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Old 03-18-2010, 06:00 PM   #1
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Default Hello all.

Hi.

Just found this website a few days ago. I've got this crazy idea to start painting on the weekends with the hope that it will lead to a full time business one day soon. I worked as an assistant store manager at a Sherwin Williams right out of college for 3 years before I took a desk job. Been here for almost 2 years now and I miss the interaction with the painters and customers. I want to run my own business one day and I watched you guys do that for 3 years. No real hands on experienc to speak of. I think I can do it but, I can't just quit my job now. Sound familiar. Any Advice?

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Old 03-18-2010, 09:20 PM   #2
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Quote:
Originally Posted by Repaints View Post
Hi.

Just found this website a few days ago. I've got this crazy idea to start painting on the weekends with the hope that it will lead to a full time business one day soon. I worked as an assistant store manager at a Sherwin Williams right out of college for 3 years before I took a desk job. Been here for almost 2 years now and I miss the interaction with the painters and customers. I want to run my own business one day and I watched you guys do that for 3 years. No real hands on experienc to speak of. I think I can do it but, I can't just quit my job now. Sound familiar. Any Advice?
The biggest problem with you plan is how it effects the true painting contractor that follows all the rules and does not have a full time job to rely on.
I am not trying to be rude I am just giving you my thoughts. I mean I would wager dollars to doughnuts that you are not insured, you are not licensed and you want to to pass yourself off as a professional to all your potential clients. Why not be upfront on your first bid and inform your potential customers that you have no practicle experience and are operating illegaly, then let them know that you expect the same wages that a professional requires and that if anything goes wrong they are probably S.O.L. I mean is that fair or lawful to the legitimate fulltime contractors in your area?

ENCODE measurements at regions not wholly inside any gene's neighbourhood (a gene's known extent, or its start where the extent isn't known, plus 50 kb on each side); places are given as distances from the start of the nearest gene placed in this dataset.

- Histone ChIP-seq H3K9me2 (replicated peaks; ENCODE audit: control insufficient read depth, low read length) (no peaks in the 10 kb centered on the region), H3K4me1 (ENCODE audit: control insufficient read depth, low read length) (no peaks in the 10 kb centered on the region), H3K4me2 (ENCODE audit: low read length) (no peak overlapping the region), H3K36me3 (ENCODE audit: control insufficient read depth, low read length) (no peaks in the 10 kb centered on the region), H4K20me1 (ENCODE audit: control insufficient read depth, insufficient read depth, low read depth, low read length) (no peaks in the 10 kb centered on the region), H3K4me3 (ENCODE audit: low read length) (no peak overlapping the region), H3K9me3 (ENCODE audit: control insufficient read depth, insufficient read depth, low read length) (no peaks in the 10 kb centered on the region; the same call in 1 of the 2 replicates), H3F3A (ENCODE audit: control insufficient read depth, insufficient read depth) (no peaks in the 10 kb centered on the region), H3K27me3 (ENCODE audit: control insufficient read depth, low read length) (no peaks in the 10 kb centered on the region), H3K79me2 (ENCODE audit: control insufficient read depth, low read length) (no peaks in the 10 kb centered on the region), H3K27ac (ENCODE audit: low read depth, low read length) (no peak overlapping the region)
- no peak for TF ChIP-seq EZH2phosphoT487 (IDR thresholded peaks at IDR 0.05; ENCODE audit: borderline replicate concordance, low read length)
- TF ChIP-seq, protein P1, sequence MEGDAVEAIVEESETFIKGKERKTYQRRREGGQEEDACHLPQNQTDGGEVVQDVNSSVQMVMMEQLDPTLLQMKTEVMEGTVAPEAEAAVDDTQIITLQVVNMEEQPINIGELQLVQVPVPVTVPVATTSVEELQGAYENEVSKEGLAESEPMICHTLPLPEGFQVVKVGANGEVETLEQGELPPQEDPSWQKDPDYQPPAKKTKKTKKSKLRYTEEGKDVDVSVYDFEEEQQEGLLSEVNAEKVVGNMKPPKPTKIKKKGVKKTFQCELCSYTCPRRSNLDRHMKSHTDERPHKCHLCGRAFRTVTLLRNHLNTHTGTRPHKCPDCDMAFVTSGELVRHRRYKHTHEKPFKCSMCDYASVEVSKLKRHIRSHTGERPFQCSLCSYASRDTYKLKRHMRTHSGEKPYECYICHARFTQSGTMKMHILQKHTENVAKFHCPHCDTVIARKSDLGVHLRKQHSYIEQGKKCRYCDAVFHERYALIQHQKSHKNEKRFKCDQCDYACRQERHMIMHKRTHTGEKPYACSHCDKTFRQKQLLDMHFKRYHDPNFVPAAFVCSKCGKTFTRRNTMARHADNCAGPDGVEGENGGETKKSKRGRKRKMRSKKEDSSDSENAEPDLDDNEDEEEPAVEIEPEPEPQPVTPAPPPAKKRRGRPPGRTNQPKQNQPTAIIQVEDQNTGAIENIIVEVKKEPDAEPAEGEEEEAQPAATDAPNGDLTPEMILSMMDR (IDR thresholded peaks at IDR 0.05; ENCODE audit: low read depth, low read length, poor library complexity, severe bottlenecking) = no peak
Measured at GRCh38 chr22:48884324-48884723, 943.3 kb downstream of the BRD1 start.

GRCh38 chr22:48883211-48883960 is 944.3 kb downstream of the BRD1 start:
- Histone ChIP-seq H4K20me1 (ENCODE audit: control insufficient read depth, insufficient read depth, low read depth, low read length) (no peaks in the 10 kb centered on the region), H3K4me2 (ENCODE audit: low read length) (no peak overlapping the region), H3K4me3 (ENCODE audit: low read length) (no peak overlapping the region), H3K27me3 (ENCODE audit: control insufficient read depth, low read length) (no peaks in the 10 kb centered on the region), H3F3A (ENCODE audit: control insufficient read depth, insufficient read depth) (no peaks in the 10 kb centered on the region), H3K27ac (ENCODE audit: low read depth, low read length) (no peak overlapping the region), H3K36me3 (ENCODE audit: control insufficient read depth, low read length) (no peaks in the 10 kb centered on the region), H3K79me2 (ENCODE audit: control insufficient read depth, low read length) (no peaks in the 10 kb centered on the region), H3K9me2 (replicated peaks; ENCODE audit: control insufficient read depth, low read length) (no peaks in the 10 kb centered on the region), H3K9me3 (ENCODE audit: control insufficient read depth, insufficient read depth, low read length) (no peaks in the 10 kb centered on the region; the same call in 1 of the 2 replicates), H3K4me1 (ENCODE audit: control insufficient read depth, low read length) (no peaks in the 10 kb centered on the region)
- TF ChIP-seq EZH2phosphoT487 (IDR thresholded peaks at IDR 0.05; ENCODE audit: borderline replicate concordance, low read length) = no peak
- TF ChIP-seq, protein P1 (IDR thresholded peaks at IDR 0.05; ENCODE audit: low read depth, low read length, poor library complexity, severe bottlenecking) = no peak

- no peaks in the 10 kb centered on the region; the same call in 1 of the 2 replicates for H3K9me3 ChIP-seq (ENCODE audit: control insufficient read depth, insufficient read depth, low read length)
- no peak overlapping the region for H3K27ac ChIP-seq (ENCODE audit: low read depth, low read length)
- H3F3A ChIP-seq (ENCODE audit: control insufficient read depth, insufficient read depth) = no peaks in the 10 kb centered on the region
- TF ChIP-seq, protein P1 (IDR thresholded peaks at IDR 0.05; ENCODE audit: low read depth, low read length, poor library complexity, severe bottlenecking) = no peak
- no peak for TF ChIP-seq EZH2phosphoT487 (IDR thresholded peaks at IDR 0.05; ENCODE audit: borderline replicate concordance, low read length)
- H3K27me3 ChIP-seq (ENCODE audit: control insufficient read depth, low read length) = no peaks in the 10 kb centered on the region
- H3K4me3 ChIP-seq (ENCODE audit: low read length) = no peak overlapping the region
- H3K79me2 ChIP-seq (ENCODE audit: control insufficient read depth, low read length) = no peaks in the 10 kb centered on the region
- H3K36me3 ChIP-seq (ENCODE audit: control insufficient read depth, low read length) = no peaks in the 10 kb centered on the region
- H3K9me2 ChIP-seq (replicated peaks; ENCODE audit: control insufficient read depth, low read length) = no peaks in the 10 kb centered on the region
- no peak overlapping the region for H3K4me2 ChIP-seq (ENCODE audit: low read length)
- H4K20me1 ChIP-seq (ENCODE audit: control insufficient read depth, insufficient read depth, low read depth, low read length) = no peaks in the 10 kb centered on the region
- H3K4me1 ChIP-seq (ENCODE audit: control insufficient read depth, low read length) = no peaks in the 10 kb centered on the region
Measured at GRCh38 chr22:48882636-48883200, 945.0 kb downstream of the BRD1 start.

My advice would be to keep your day job and maybe find another gig that does not require as much training. There are a lot of ways to invest in other things. Do not look at painting as easy money because you have painted a few rooms and it went ok. Painting for a living requires a lot more than a brush and a car. If you have a strong desire to learn to paint properly then change gears and get hired on and be taught the trade properly.

Again i am not meaning to be harsh I am very tolerent to entry level tradesman and encourage many that want to do things the right way but I do not believe you should think you should be allowed to cut corners, to be a true painter it takes time to learn the trade.
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Old 03-18-2010, 10:02 PM   #3
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You are right, it is a crazy idea! Now is not the best time to leave a steady job and start a business. Unless you have at least a years living expenses in the bank and are ready to commit full time. And even then I would suggest you work for a good painting contractor and take some business classes.
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Old 03-19-2010, 09:47 AM   #4
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Exactly. Thanks for your honesty. My though process was to go door to door handing out flyers in my neighborhood letting the person know that I was trying to start a business and that I only wanted something small on the weekend. Complete honesty (No license or training) and if I landed a small job maybe a single room because lets be honest who would hire someone in my situation. And you're right no license, insurance etc. Once I made the first check I would invest in that. Be honest with your replies.
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